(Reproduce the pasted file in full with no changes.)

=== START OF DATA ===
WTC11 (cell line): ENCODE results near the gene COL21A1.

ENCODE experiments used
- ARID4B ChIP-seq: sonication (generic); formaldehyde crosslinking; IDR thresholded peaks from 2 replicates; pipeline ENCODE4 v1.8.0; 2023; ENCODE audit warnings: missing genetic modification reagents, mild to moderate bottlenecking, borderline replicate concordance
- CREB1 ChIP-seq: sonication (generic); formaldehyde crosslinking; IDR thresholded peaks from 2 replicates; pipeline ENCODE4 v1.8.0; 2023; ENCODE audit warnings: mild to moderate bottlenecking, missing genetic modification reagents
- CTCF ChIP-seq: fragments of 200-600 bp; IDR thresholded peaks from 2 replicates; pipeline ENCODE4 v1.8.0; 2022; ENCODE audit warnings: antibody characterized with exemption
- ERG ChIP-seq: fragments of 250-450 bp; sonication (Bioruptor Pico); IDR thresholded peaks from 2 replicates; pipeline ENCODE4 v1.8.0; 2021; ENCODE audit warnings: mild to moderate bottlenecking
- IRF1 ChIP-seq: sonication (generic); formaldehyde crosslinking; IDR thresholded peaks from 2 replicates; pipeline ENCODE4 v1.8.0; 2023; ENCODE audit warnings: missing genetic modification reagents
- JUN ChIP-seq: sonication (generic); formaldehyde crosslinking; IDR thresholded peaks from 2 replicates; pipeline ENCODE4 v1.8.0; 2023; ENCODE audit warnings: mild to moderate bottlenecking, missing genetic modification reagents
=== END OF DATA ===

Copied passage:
WTC11 (cell line): ENCODE results near the gene COL21A1.

ENCODE experiments used
- ARID4B ChIP-seq: sonication (generic); formaldehyde crosslinking; IDR thresholded peaks from 2 replicates; pipeline ENCODE4 v1.8.0; 2023; ENCODE audit warnings: missing genetic modification reagents, mild to moderate bottlenecking, borderline replicate concordance
- CREB1 ChIP-seq: sonication (generic); formaldehyde crosslinking; IDR thresholded peaks from 2 replicates; pipeline ENCODE4 v1.8.0; 2023; ENCODE audit warnings: mild to moderate bottlenecking, missing genetic modification reagents
- CTCF ChIP-seq: fragments of 200-600 bp; IDR thresholded peaks from 2 replicates; pipeline ENCODE4 v1.8.0; 2022; ENCODE audit warnings: antibody characterized with exemption
- ERG ChIP-seq: fragments of 250-450 bp; sonication (Bioruptor Pico); IDR thresholded peaks from 2 replicates; pipeline ENCODE4 v1.8.0; 2021; ENCODE audit warnings: mild to moderate bottlenecking
- IRF1 ChIP-seq: sonication (generic); formaldehyde crosslinking; IDR thresholded peaks from 2 replicates; pipeline ENCODE4 v1.8.0; 2023; ENCODE audit warnings: missing genetic modification reagents
- JUN ChIP-seq: sonication (generic); formaldehyde crosslinking; IDR thresholded peaks from 2 replicates; pipeline ENCODE4 v1.8.0; 2023; ENCODE audit warnings: mild to moderate bottlenecking, missing genetic modification reagents